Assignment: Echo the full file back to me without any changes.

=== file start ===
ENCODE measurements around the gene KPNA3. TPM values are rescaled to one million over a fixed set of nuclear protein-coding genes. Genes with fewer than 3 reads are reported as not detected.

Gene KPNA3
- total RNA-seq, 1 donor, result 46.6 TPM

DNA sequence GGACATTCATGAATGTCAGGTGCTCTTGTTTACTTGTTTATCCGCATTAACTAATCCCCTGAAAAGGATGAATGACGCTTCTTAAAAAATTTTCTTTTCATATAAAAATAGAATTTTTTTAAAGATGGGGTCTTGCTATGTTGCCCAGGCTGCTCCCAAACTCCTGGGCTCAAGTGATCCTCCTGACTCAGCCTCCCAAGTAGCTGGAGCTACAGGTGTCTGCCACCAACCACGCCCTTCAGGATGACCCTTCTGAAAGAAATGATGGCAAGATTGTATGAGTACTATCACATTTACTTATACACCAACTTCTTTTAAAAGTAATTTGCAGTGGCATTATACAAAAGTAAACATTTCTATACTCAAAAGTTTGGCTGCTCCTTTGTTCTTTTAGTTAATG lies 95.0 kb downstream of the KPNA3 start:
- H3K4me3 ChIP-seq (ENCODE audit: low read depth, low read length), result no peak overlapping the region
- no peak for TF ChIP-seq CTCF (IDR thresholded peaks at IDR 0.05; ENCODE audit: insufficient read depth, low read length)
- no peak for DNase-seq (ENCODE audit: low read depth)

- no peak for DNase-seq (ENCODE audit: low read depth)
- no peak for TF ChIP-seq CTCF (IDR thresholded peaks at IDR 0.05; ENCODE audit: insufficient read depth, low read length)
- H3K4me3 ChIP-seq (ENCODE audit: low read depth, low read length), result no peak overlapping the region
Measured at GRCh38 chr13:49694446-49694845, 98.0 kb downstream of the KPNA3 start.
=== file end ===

ENCODE measurements around the gene KPNA3. TPM values are rescaled to one million over a fixed set of nuclear protein-coding genes. Genes with fewer than 3 reads are reported as not detected.

Gene KPNA3
- total RNA-seq, 1 donor, result 46.6 TPM

DNA sequence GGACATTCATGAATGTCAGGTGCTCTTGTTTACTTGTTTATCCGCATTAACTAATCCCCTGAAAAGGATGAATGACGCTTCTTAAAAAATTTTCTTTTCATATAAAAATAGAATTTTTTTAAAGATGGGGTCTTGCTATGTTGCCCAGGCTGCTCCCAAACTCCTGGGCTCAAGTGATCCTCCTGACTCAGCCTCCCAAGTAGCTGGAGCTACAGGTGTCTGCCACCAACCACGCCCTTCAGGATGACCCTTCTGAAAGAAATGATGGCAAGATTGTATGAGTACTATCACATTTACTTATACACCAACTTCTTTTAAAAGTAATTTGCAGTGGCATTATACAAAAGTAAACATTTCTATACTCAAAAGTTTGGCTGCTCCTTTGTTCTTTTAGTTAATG lies 95.0 kb downstream of the KPNA3 start:
- H3K4me3 ChIP-seq (ENCODE audit: low read depth, low read length), result no peak overlapping the region
- no peak for TF ChIP-seq CTCF (IDR thresholded peaks at IDR 0.05; ENCODE audit: insufficient read depth, low read length)
- no peak for DNase-seq (ENCODE audit: low read depth)

- no peak for DNase-seq (ENCODE audit: low read depth)
- no peak for TF ChIP-seq CTCF (IDR thresholded peaks at IDR 0.05; ENCODE audit: insufficient read depth, low read length)
- H3K4me3 ChIP-seq (ENCODE audit: low read depth, low read length), result no peak overlapping the region
Measured at GRCh38 chr13:49694446-49694845, 98.0 kb downstream of the KPNA3 start.